Caledonian Market

The Guide (logo and link)

Bric-à-brac at break of dawn

Caledonian Market, Bermondsey Square, SE1

silverplate have long been a speciality of the Caledonian Market
Silver­ware and silver­plate have have long been a speciality of the Cale­donian Market

As its name may suggest, the Cale­donian Market began life on a site adjacent to Islington’s Cale­donian Road, where it func­tioned as a general market in the second half of the 19th century. From early in the next century its traders increas­ingly specialised in antiques – espe­cially silver­ware – and business flour­ished, but the market closed with the outbreak of the Second World War.

Some while after hostil­i­ties had ceased the market reopened in the dockland district of Bermondsey, where it continues to the present day. It’s sometimes called the New Cale­donian Market or Bermondsey Square Antiques Market because of this change of location. The market square is now hemmed in by swish new apartment blocks and a smart hotel, of a style that one might never have imagined would descend on this former working-class stronghold.

Until rela­tively recently the Cale­donian Market laboured under an infamous repu­ta­tion as a place where stolen goods might legally change hands, owing to an obscure medieval law known as market overt (or marché ouvert), which guar­an­teed a buyer title of ownership if an item was bought in good faith here between sunrise and sunset, whatever its prove­nance. The law was abolished in 1994, after which the market was said to have suffered a damaging drop in trade.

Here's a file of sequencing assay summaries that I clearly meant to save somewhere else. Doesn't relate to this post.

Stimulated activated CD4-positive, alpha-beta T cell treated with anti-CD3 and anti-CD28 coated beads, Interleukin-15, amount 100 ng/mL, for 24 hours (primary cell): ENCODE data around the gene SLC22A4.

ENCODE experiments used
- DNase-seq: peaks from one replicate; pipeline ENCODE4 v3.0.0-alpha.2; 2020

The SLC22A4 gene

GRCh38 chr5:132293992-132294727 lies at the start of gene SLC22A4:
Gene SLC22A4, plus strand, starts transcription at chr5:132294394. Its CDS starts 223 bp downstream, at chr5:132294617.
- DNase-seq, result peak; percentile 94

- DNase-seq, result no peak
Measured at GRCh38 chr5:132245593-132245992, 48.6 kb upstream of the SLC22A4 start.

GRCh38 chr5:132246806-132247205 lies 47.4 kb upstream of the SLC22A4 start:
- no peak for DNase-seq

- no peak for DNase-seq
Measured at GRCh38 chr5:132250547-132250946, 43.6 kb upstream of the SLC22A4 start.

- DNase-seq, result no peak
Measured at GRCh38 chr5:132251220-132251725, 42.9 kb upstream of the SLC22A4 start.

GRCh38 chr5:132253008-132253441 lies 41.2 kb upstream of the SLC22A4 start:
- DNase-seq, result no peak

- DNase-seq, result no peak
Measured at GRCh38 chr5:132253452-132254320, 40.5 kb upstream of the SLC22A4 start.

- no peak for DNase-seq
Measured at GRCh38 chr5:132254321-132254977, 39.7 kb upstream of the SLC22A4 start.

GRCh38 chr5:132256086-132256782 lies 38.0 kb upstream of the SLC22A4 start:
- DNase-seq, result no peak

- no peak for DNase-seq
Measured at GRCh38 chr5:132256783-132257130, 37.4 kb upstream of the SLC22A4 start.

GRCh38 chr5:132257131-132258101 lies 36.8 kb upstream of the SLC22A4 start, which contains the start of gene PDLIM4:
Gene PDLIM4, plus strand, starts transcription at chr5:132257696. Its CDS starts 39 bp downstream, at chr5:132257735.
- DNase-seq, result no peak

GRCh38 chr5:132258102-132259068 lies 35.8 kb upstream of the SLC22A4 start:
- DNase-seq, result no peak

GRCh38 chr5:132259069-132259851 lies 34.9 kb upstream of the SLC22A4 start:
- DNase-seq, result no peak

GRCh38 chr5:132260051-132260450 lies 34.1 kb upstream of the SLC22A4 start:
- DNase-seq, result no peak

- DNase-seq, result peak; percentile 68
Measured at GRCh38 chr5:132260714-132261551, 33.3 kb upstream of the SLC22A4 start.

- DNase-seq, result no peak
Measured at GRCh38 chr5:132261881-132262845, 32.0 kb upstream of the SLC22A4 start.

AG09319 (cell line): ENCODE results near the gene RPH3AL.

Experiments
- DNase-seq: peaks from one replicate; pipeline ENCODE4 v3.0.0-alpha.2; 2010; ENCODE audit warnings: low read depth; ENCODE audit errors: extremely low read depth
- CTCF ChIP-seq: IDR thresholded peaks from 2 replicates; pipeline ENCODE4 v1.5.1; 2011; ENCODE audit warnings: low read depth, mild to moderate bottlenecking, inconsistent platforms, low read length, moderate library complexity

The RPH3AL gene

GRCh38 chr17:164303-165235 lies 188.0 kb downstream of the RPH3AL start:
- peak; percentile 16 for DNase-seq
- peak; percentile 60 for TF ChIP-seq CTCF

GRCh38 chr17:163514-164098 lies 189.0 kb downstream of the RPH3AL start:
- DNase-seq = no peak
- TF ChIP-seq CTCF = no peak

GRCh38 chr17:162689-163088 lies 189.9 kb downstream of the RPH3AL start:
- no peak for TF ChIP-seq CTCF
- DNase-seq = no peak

Despite a reduction in the number of stalls, this remains one of London’s most distinc­tive and char­ac­terful little markets, with traders ranging from cockney barrow boys through eastern European entre­pre­neurs to posh pensioners.

The merchan­dise is mostly bric-à-brac. Glass, brass and silver­plate are the most common materials. Jars and vases, dishes and decanters, teapots and toast racks, candle­sticks and cutlery all abound, along with figurines, deco­ra­tive boxes and antique jewellery. There’s also a well-run, though not cheap, refresh­ments stall.

If you’re a jet-lagged overseas visitor to London and find yourself awake in the middle of the night, a trip to Bermondsey could be just the ticket. Summer and winter, rain or shine, the traders start setting up their stalls at 5 o’clock every Friday morning and every­thing is open by 6am, with some of the best bargains going early (as bargains often do, but here that means really early). The market continues until two in the afternoon.

Bermondsey brassware

(New) Caledonian Market, Bermondsey Square, London, SE1
Website: Bermondsey Square Antiques Market
Nearest stations: London Bridge (National Rail, Jubilee and Northern lines), Southwark and Bermondsey (both Jubilee line)